Sunday, 8 May 2011

Election thoughts 2: The Online Election?

Dawn Purvis & Conall McDevit both had one thing in common coming into this election; they were incredibly popular online. If facebook friends and twitter followers translated into votes, they both would have romped home comfortably. As it happened, Dawn lost her seat and Conall got in under the quota (yes, I know it's still a  valid seat but lets not pretend he wouldn't have rather topped the poll) and so it's clear that being popular with an online audience is not enough.

Over on arguably Northern Ireland's premier political site, Slugger O'Toole, the activity was steady at best. Similar sites in Scotland however, were flooded with traffic. It's hard to compare like for like of course but I don't think it's overly harsh to say that people weren't exactly desperately refreshing the Slugger home page for more info and opinion.

Where they most certainly were refreshing the home page constantly was the BBC website. Well, they were at first until it became clear that whoever the BBC had left in charge of updating their site had clearly decided to, well, not. They did run a live text feed though which was good of them, however it was mostly devoid of information (at least none that hadn't been posted on twitter 5 mins before) and then when the TV coverage ended at 6pm on Saturday, so did the live feed. Messing about with TV schedules is clearly a big problem. Some chap sitting there keeping a text feed going is not.

An online election? Save for the quite brilliant #ae11 Twitter feed, no. There was no real online engagement from politicians, or at least none that made a difference. The top political site was almost stagnant. The traditional media paid online interaction lip service (UTV, in fairness are getting there). That's not an online election in my book. In the end I found the best election coverage came last week in the Newsletter's election special. Maybe print media still has something to offer.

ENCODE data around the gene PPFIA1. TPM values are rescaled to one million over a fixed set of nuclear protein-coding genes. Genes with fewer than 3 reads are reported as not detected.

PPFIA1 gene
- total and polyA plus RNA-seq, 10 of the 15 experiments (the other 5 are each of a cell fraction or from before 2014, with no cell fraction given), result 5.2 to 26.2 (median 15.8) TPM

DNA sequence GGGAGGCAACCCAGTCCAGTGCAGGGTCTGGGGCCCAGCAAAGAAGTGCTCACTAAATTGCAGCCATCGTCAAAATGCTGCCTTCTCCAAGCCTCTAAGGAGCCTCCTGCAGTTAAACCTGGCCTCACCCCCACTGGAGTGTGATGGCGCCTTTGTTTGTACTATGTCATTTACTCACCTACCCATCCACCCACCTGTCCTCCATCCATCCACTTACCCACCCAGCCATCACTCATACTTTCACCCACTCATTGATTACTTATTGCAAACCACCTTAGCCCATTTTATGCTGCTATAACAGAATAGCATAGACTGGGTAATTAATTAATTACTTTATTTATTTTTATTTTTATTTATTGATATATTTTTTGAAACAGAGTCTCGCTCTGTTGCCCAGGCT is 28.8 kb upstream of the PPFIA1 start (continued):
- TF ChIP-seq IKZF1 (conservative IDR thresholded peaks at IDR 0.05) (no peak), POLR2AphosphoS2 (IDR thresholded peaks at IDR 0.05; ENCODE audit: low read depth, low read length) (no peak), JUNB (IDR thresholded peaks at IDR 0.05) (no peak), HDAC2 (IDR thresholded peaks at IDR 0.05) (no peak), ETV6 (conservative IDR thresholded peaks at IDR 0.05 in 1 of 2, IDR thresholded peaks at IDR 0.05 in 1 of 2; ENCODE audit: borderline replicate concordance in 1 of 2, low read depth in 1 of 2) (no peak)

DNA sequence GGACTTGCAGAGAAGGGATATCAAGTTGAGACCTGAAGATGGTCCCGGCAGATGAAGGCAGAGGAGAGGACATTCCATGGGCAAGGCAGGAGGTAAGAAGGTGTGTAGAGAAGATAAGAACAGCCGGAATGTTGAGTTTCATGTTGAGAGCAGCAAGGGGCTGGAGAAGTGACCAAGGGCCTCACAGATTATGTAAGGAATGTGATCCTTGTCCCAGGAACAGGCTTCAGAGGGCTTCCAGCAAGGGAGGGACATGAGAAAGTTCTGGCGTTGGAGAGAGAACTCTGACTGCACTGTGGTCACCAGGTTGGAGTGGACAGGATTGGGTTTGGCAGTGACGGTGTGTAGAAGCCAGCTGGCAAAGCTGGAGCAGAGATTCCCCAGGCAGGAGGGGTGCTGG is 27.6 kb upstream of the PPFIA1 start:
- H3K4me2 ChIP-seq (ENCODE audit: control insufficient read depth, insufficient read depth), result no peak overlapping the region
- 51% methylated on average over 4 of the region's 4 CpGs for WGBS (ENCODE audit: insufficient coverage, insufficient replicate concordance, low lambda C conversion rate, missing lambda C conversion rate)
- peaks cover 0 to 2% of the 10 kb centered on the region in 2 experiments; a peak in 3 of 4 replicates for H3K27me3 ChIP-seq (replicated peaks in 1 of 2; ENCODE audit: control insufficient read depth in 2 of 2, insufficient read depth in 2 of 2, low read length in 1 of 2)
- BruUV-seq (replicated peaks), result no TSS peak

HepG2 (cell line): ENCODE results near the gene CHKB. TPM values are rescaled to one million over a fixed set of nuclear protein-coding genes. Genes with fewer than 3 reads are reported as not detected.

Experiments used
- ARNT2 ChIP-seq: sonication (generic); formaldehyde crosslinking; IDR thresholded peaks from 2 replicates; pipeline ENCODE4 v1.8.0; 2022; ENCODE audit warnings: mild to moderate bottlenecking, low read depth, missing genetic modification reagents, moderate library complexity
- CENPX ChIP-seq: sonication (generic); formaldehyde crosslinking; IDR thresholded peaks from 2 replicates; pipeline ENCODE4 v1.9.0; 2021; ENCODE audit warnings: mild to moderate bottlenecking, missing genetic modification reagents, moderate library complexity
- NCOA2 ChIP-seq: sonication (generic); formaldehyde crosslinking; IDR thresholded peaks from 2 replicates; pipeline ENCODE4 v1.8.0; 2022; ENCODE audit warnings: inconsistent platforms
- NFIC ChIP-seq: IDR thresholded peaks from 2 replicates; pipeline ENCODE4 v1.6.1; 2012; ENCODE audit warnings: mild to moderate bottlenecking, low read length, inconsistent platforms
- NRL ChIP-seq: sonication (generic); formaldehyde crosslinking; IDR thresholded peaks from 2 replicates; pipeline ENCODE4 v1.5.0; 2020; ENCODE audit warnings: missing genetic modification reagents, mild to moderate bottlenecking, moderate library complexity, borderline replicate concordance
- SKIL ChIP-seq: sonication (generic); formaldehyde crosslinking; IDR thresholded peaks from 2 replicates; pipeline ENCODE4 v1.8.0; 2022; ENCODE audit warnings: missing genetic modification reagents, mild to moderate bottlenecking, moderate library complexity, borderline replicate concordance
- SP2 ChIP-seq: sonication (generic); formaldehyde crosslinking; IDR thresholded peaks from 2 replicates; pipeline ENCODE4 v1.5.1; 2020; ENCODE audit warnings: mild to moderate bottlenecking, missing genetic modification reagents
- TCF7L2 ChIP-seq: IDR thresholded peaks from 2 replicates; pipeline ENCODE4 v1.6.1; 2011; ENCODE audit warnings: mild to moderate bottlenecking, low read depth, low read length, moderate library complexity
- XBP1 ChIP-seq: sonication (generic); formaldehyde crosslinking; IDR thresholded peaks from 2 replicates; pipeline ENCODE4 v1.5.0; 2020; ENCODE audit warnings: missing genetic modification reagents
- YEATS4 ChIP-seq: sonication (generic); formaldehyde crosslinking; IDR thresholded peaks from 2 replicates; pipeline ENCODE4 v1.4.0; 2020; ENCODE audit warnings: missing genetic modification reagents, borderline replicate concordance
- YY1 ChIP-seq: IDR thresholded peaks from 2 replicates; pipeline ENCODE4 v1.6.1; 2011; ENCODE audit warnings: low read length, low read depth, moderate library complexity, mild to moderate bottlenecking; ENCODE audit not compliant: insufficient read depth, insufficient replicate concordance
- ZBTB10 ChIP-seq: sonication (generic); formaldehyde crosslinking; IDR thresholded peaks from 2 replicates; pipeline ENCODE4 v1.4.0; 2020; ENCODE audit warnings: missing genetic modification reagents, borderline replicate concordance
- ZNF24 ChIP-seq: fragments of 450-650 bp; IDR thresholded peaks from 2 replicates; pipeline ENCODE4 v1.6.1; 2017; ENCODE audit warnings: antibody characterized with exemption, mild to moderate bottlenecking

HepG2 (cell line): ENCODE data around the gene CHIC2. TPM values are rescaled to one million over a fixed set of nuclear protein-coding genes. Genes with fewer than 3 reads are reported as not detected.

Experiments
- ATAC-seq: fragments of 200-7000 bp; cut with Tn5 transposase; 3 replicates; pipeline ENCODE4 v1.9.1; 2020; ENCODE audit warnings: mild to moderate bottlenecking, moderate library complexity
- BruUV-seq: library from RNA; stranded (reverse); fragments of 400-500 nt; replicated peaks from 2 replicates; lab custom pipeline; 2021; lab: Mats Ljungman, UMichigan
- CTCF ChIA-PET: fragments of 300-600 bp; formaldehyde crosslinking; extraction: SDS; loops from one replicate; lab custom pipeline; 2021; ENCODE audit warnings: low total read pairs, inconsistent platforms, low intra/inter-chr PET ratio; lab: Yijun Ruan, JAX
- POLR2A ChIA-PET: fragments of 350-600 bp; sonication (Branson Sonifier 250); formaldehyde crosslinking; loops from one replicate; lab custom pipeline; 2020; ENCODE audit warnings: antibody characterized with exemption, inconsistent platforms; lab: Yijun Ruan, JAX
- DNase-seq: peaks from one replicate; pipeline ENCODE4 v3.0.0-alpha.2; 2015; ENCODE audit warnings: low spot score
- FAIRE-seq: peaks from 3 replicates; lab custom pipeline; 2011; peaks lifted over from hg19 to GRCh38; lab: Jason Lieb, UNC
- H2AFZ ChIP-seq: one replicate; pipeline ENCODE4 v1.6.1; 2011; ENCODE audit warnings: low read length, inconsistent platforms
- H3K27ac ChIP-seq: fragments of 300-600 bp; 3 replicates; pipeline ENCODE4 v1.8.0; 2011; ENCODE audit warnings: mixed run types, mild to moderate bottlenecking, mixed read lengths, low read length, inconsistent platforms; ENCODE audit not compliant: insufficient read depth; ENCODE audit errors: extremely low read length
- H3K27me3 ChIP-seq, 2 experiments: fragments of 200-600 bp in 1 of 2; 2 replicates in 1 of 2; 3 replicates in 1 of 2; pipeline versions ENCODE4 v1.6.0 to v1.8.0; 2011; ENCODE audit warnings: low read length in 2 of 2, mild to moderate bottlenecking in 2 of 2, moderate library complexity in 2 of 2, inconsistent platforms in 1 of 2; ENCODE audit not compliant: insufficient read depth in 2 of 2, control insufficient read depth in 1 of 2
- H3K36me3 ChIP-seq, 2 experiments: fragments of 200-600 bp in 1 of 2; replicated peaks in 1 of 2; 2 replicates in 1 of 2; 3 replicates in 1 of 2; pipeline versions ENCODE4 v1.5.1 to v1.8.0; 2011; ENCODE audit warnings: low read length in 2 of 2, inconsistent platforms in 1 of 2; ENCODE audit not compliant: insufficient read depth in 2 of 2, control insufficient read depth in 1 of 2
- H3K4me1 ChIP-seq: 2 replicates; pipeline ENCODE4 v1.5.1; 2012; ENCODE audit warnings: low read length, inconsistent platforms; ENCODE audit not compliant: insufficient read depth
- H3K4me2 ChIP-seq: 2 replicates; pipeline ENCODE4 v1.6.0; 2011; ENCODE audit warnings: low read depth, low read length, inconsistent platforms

Election thoughts 1: SF & DUP Transferring to each other?

There's quite a few things I want to write about after the election so instead of one huge post I'll just kick out a few smaller ones on each subject. I'll start with this purely because it's the first thing that came to mind.

There were a few tales over the last few days of several instances of Sinn Fein votes transferring to the DUP on second preferences. There were also tales of it happening the other way around but not in the same quantity. Because of a startling lack of data being made available I haven't yet had the chance to verify the exact numbers but I will at some point. However, if this is the case then it is certainly one of the most interesting aspects of this election.

I had to ask (and indeed did, on twitter) just how such a thing can happen? Put aside for one minute, if you can that Sinn Fein are Nationalists with an enormous capital N and that DUP are Unionists with an even larger sized capital U, the two parties are worlds apart on basic ideology with Sinn Fein being openly socialist and the DUP being to the right of the Conservative Party. Peter Robinson has spoken recently of his belief that many Catholics would identify with the conservative, right wing ideology of the DUP and he's quite right, but where is the consistency?

It was put to me that this was largely about Sinn Fein voters recognising that their best partners in Govt are the DUP and voters sought to ensure that continued. It makes sense to some degree, but thinking about it in more detail none of it adds up. There was no danger of the DUP losing out on top spot and the areas where this has reportedly occurred suggests that these votes were never likely to be of use to the DUP and thus represented, not tactical voting, but genuine follow the heart voting.

So, is Peter Robinson actually right? Were these the transfers of that small band of Sinn Fein voters who actually are conservative right wingers. If so, this could be a real win for the DUP. Not only does it allow them to demonstrate that they can appeal across the community but more importantly, though they'll probably never say so in public, it would suggest that there are those in Sinn Fein who feel the fight for Irish reunification is no longer relevant and so other policy issues take precedent. Of course, that will only be proven if those second prefs actually turn into first prefs in the future.